Conservative state leaders and their supporters rallied defending the state's constitutional ban against gay marriage.
Holding signs with wedding rings and the words biblical marriage around 250 people gathered.
"We welcome you to the Defense of Texas Marriage Amendment Rally," said Dr. Steve Hotze with the Conservative Republicans of Texas. Hotze serves as president of the group which hosted the rally.
"It's not about being anti-anyone but being for marriage between a man and a woman," said Lt. Governor Dan Patrick.
"I'm a judge and normally judges don't speak out but if I should hold back my opinions I would consider myself guilty of treason toward my country," said Alabama Supreme Court Chief Justice Roy Moore.
Moore traveled to Texas to headline the event. He's opposed to gay marriage and recently instructed Alabama's state probate judges not to issue gay marriage licenses despite a federal court's ruling. He maintains that the states, including Texas, need to stand up to the federal government.
"No court has the authority to redefine what God proposed in Genesis," said Moore who argues nothing in the constitution gives federal courts precedent over domestic policy on family and marriage.
Moore and Rev. Bill Owens are calling for Justices Ruth Bader Ginsburg and Elena Kagan to recuse themselves from the upcoming decision the U.S. Supreme court will make on gay marriage.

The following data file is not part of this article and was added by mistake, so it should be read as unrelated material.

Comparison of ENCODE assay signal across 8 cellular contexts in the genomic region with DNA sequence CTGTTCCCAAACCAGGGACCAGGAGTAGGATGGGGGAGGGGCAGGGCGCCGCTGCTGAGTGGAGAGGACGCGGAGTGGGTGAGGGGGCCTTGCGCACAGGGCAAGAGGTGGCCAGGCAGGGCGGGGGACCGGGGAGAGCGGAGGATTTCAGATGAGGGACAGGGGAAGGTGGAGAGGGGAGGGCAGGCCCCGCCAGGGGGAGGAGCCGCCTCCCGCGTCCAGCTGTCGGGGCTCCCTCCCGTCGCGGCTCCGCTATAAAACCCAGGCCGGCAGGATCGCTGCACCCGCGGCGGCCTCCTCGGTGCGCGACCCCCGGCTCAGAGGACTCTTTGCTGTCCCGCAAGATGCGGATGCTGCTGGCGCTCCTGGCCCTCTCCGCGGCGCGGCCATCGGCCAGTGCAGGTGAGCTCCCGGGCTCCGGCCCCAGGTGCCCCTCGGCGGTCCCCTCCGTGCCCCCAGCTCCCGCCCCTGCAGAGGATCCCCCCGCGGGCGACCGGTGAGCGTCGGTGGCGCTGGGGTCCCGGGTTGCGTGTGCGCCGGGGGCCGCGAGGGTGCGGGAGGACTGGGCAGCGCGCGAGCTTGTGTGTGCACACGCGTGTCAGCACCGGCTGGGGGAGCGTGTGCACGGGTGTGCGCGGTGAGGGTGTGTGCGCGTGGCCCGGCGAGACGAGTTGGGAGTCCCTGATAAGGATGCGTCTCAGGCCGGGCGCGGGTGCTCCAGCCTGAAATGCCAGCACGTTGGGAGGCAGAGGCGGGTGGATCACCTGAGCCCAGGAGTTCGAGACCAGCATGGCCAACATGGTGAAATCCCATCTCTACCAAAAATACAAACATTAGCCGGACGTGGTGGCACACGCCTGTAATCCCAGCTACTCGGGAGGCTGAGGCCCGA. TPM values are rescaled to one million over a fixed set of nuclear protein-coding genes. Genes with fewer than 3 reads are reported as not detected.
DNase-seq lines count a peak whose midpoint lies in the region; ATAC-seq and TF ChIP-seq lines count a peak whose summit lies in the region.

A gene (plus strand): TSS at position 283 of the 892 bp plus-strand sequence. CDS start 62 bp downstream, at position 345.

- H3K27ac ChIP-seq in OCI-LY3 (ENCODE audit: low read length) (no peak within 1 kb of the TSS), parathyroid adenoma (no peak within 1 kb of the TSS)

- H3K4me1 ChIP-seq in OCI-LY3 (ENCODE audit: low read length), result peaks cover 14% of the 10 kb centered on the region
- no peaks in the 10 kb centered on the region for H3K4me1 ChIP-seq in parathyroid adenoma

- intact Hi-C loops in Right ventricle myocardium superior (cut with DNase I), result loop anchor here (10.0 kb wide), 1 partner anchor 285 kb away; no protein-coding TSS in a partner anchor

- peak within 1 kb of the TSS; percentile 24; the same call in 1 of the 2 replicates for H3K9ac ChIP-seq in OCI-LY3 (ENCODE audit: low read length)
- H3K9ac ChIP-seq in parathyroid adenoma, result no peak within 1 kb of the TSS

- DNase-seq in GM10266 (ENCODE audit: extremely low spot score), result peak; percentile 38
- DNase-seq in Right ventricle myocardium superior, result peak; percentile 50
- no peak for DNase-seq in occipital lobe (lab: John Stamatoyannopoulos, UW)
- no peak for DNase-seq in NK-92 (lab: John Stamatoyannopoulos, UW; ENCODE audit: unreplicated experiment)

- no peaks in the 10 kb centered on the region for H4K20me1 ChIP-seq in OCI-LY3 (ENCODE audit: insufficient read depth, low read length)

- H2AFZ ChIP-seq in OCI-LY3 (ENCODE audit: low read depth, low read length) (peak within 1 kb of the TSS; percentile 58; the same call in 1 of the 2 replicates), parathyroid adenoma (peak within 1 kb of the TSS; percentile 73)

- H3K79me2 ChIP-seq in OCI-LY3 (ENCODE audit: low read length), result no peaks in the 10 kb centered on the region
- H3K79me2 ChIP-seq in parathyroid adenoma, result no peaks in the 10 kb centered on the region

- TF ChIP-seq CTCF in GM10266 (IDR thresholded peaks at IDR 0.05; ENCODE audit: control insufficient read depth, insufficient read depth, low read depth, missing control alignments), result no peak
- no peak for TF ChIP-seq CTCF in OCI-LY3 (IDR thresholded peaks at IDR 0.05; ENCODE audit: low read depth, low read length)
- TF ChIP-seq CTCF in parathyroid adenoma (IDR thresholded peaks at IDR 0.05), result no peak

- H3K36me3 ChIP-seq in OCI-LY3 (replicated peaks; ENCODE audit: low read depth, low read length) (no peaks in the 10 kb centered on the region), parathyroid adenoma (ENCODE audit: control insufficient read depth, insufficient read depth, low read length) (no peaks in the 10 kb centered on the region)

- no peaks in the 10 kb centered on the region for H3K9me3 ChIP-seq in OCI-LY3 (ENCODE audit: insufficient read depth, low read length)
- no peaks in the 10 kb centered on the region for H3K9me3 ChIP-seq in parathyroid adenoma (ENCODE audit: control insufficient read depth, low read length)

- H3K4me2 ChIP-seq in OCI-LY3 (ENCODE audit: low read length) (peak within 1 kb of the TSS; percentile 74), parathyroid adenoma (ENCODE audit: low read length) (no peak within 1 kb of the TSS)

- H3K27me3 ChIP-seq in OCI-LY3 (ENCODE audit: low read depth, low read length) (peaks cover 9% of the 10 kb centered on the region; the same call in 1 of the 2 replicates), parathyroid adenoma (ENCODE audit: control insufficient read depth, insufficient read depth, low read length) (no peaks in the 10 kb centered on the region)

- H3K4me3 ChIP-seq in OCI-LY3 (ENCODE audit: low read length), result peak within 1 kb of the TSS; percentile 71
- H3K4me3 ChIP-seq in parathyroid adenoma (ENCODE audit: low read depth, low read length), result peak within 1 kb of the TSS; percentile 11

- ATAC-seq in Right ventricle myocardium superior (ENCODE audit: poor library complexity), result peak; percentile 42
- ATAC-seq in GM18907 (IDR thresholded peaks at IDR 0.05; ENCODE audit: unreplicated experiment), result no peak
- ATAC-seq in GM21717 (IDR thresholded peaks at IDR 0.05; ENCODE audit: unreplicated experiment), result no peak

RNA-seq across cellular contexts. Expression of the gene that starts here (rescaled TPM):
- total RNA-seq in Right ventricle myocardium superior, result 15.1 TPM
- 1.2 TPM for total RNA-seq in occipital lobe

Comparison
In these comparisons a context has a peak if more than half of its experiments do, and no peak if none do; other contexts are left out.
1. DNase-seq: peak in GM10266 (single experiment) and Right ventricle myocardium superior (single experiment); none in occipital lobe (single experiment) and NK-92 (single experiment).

Meanwhile inside the Capitol Equality Texas lobbied lawmakers on issues surrounding gay rights. Monday marked family advocacy day for the organization.
"This is an active session in terms of positive and negative legislation," said Chuck Smith with Equality Texas.
"We think this is going to happen and we will have full equality at some point in our life time and I'm not sure we always thought that," said Andy Miller. Miller and his partner Brian Stephens brought their son Clark, 8, who they have raised together since birth. "We feel this is the last gasp of prejudice and bigotry. It never goes away completely but we feel the momentum is on the side of equality," added Miller.
Miller and Smith will continue to push for gay-friendly bills at the legislature while they await a decision from the Supreme Court.
Decisions, pending the outcome, Texas Attorney General Ken Paxton say he'll continue to fight. "My office will continue to fight and thank you for what you're doing," said Paxton who asked for prayers.